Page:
Local Steals and Deals

I am located in the Charlotte, NC area, and I see their commercials daily. Sometimes as part of my local evening news (slower news days). They have a spokesperson who is very compelling and does a great job selling products. Their About Us section on their website states the following:

Local Steals and Deals is operated by Knocking (www.knocking.co) in association with Cox Media Group.

We connect the best brands with Cox Media Group’s audience, offering exclusive deals.

I like the concept. However what I wasn’t impressed with was the customer service. I placed an order 2 months ago and never received my purchase. I honestly think I would have forgotten about it altogether if it were not for the commercials! After emailing the company, I found out that the product is no longer available. It left me wondering how many people placed orders and then forgot about them? Automatically refunding customers on out of stock items, should be part of any e-commerce site these days.

Website Hosting

A quick chat with my hosting company regarding a log in issue I was having kept me busy for over an hour trying to trouble shoot with them in a chat. Finally, I was told my issue would be escalated and that I should try again in a few hours. Good enough. I did what he said and even waited until the next day. Still had the same problem. Got on the chat with them again, knowing full well that I would have to start from the beginning. Sure enough. When I asked if my issue was escalated as I was told, I received an awful reply. I was told that because of COVID19, they were working with reduced staff. Really? You are working on a computer from your home office, I would bet. How could COVID be affecting your customer service?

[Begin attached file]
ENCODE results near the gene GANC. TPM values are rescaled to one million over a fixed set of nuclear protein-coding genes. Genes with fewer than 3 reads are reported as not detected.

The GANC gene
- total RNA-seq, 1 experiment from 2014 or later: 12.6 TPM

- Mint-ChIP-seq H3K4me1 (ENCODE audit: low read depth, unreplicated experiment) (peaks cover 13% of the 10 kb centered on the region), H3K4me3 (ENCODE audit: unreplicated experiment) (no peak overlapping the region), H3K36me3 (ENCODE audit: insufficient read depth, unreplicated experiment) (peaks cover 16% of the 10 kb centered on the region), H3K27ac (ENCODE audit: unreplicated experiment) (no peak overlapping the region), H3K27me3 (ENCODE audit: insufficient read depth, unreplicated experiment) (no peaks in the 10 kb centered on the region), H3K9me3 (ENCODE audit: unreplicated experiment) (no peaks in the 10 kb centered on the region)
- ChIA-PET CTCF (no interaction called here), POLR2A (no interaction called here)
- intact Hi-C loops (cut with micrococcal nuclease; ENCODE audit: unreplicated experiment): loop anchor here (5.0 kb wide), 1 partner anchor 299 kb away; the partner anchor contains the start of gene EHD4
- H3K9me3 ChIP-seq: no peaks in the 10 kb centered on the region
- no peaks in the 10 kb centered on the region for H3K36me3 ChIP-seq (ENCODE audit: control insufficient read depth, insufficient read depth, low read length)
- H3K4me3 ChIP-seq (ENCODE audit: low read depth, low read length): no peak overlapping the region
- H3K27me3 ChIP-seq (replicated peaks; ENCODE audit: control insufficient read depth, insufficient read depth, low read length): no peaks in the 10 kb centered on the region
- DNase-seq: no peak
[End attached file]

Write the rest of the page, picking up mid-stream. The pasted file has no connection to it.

Don’t Neglect Your Customer Service

Times are hard and budgets are tight. Now is not the time however to neglect your customer service standards. In fact, I believe it is the time to make them an even more important priority. Evaluating what is happening when a customer engages with your business or brand is more important than ever before. People will remember the businesses who came through for them during this time.

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Social Media and Customer Service

Customer Service

The secret is out in living color on the cover of Consumer Reports – how to use social media as the last chance way to get some attention when unhappy with a product or service. This issue shares secrets to great customer service, and social media use is one of them.
Consumer Reports states that 84% of consumers who posted complaints to social media used Facebook.
The report goes on to suggest that social media can be a highly effective way to resolve customer complaints, even when other approaches fail.


JCPenney is one retailer that was cited as having great customer service via Twitter.


When a customer reached out by phone and learned of the hold times, she quickly went to the company’s Twitter page. She said that their phone wait times were “nuts” and within minutes a representative quickly tweeted a reply. After a bit of back and forth, the issue was resolved.


As the chart indicates, the under 25 demographic shows an indication that they will be the ones who will expect this type of service moving forward, so making sure those wait times are on target will be well worth the effort.

Ann Michaels & Associates, a leader in Customer Experience and Social Media Management, conducted a study on this very topic

How long is too long when it comes to receiving an answer to a product or service question in social media?As the Consumer Reports article shows a consumer expectation, Ann Michaels & Associates set out to look at the disparity between what consumers expect as far as wait time for brands to respond to consumer concerns vs what is actually happening.on social.
The study was initiated when it was evident social would serve as a customer service channel – take a look at consumer expectations vs brand response and learn how response time on social shifted over a three year period.
Click here to find out the results